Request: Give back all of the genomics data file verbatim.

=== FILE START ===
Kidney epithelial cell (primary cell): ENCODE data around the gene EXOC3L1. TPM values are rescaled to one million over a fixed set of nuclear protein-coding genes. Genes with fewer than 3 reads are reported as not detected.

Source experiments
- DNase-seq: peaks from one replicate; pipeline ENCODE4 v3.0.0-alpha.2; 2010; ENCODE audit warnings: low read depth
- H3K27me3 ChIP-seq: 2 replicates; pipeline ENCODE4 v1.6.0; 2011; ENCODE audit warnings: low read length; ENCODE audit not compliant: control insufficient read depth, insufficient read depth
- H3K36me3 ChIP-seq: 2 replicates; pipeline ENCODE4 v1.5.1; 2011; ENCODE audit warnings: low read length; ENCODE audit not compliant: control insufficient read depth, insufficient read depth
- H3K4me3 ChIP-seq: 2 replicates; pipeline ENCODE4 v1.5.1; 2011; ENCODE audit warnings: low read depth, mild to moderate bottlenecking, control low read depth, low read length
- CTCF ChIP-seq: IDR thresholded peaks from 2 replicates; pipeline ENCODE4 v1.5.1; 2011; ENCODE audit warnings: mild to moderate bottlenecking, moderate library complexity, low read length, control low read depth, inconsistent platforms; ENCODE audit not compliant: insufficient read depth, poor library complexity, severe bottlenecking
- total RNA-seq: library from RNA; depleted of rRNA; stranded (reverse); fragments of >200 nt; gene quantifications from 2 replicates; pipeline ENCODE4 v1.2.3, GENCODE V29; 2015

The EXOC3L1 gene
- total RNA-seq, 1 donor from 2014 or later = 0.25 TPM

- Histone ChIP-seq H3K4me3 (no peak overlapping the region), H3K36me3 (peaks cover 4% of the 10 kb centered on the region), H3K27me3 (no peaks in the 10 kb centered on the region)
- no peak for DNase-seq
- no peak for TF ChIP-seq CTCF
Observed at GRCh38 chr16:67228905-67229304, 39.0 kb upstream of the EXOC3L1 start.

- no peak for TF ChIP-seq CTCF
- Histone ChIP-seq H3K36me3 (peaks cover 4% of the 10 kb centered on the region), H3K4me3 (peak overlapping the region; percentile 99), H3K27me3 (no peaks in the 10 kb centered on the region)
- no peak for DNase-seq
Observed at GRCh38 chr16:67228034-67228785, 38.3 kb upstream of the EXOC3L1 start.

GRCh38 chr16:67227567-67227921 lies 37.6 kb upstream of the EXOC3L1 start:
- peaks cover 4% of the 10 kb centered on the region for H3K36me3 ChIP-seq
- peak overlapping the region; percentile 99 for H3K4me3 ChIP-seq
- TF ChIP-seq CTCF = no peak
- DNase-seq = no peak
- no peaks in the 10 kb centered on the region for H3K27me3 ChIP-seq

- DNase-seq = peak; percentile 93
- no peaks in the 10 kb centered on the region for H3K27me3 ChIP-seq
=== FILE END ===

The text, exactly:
Kidney epithelial cell (primary cell): ENCODE data around the gene EXOC3L1. TPM values are rescaled to one million over a fixed set of nuclear protein-coding genes. Genes with fewer than 3 reads are reported as not detected.

Source experiments
- DNase-seq: peaks from one replicate; pipeline ENCODE4 v3.0.0-alpha.2; 2010; ENCODE audit warnings: low read depth
- H3K27me3 ChIP-seq: 2 replicates; pipeline ENCODE4 v1.6.0; 2011; ENCODE audit warnings: low read length; ENCODE audit not compliant: control insufficient read depth, insufficient read depth
- H3K36me3 ChIP-seq: 2 replicates; pipeline ENCODE4 v1.5.1; 2011; ENCODE audit warnings: low read length; ENCODE audit not compliant: control insufficient read depth, insufficient read depth
- H3K4me3 ChIP-seq: 2 replicates; pipeline ENCODE4 v1.5.1; 2011; ENCODE audit warnings: low read depth, mild to moderate bottlenecking, control low read depth, low read length
- CTCF ChIP-seq: IDR thresholded peaks from 2 replicates; pipeline ENCODE4 v1.5.1; 2011; ENCODE audit warnings: mild to moderate bottlenecking, moderate library complexity, low read length, control low read depth, inconsistent platforms; ENCODE audit not compliant: insufficient read depth, poor library complexity, severe bottlenecking
- total RNA-seq: library from RNA; depleted of rRNA; stranded (reverse); fragments of >200 nt; gene quantifications from 2 replicates; pipeline ENCODE4 v1.2.3, GENCODE V29; 2015

The EXOC3L1 gene
- total RNA-seq, 1 donor from 2014 or later = 0.25 TPM

- Histone ChIP-seq H3K4me3 (no peak overlapping the region), H3K36me3 (peaks cover 4% of the 10 kb centered on the region), H3K27me3 (no peaks in the 10 kb centered on the region)
- no peak for DNase-seq
- no peak for TF ChIP-seq CTCF
Observed at GRCh38 chr16:67228905-67229304, 39.0 kb upstream of the EXOC3L1 start.

- no peak for TF ChIP-seq CTCF
- Histone ChIP-seq H3K36me3 (peaks cover 4% of the 10 kb centered on the region), H3K4me3 (peak overlapping the region; percentile 99), H3K27me3 (no peaks in the 10 kb centered on the region)
- no peak for DNase-seq
Observed at GRCh38 chr16:67228034-67228785, 38.3 kb upstream of the EXOC3L1 start.

GRCh38 chr16:67227567-67227921 lies 37.6 kb upstream of the EXOC3L1 start:
- peaks cover 4% of the 10 kb centered on the region for H3K36me3 ChIP-seq
- peak overlapping the region; percentile 99 for H3K4me3 ChIP-seq
- TF ChIP-seq CTCF = no peak
- DNase-seq = no peak
- no peaks in the 10 kb centered on the region for H3K27me3 ChIP-seq

- DNase-seq = peak; percentile 93
- no peaks in the 10 kb centered on the region for H3K27me3 ChIP-seq